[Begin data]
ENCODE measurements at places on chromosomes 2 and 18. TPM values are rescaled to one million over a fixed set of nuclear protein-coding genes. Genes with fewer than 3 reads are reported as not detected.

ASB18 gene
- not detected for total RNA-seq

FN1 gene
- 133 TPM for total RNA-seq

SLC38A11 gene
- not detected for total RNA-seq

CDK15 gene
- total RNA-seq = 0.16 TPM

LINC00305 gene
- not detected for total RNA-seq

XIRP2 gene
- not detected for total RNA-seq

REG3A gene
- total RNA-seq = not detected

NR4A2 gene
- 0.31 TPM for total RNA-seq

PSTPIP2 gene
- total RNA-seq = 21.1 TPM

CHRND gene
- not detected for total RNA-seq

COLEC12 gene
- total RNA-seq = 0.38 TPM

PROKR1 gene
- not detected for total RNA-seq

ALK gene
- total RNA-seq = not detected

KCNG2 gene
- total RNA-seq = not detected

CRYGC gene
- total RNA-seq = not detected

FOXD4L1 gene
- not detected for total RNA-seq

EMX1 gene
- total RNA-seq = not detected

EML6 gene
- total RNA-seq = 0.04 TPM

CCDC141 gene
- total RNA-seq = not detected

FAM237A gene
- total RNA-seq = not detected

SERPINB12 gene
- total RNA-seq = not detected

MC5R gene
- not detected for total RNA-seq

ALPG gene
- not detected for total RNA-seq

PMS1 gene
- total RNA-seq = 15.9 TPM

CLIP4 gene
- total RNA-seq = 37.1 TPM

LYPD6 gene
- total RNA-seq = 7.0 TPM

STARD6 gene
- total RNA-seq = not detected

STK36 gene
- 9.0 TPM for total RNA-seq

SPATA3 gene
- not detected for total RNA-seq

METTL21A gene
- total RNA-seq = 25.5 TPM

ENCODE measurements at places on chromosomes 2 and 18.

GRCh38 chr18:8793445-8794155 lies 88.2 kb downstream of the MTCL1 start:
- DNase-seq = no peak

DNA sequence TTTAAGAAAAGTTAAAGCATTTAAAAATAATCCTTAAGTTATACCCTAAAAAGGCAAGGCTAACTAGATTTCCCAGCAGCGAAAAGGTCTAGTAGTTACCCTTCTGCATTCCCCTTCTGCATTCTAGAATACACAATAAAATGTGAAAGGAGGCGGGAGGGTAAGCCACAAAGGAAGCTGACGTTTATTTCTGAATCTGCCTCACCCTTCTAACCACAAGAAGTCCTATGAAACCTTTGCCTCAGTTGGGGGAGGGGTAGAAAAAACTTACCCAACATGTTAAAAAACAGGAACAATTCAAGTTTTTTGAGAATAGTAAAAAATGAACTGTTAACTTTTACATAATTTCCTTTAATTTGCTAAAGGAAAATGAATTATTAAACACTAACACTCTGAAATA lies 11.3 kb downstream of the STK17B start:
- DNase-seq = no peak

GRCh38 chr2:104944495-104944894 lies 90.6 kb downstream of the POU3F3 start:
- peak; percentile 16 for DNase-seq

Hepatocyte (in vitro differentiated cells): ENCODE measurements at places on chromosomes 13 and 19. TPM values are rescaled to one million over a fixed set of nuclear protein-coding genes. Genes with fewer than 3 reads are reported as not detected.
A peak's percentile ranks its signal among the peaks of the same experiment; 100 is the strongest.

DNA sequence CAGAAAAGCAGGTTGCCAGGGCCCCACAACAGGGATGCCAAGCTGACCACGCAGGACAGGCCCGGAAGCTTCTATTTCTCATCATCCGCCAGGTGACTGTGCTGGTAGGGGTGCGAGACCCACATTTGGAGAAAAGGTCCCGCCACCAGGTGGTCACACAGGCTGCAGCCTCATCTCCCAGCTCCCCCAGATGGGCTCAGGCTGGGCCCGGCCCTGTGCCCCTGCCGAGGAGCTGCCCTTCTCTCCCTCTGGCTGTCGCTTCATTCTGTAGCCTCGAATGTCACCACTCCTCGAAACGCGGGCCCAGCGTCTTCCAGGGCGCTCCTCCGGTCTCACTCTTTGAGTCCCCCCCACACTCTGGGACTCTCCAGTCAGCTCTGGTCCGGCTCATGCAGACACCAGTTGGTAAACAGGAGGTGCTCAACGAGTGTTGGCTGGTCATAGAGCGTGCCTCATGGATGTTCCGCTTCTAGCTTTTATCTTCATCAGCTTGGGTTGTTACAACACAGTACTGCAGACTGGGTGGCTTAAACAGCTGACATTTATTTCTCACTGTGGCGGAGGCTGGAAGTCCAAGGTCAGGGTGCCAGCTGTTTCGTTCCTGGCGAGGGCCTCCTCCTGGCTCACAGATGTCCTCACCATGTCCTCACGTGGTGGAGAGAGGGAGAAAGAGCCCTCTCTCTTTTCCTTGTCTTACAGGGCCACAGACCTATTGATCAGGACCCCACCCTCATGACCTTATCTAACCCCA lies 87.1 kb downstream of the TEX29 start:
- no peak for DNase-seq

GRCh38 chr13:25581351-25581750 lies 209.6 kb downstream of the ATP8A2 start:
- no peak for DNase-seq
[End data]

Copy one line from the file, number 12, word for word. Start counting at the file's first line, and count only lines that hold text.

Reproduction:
XIRP2 gene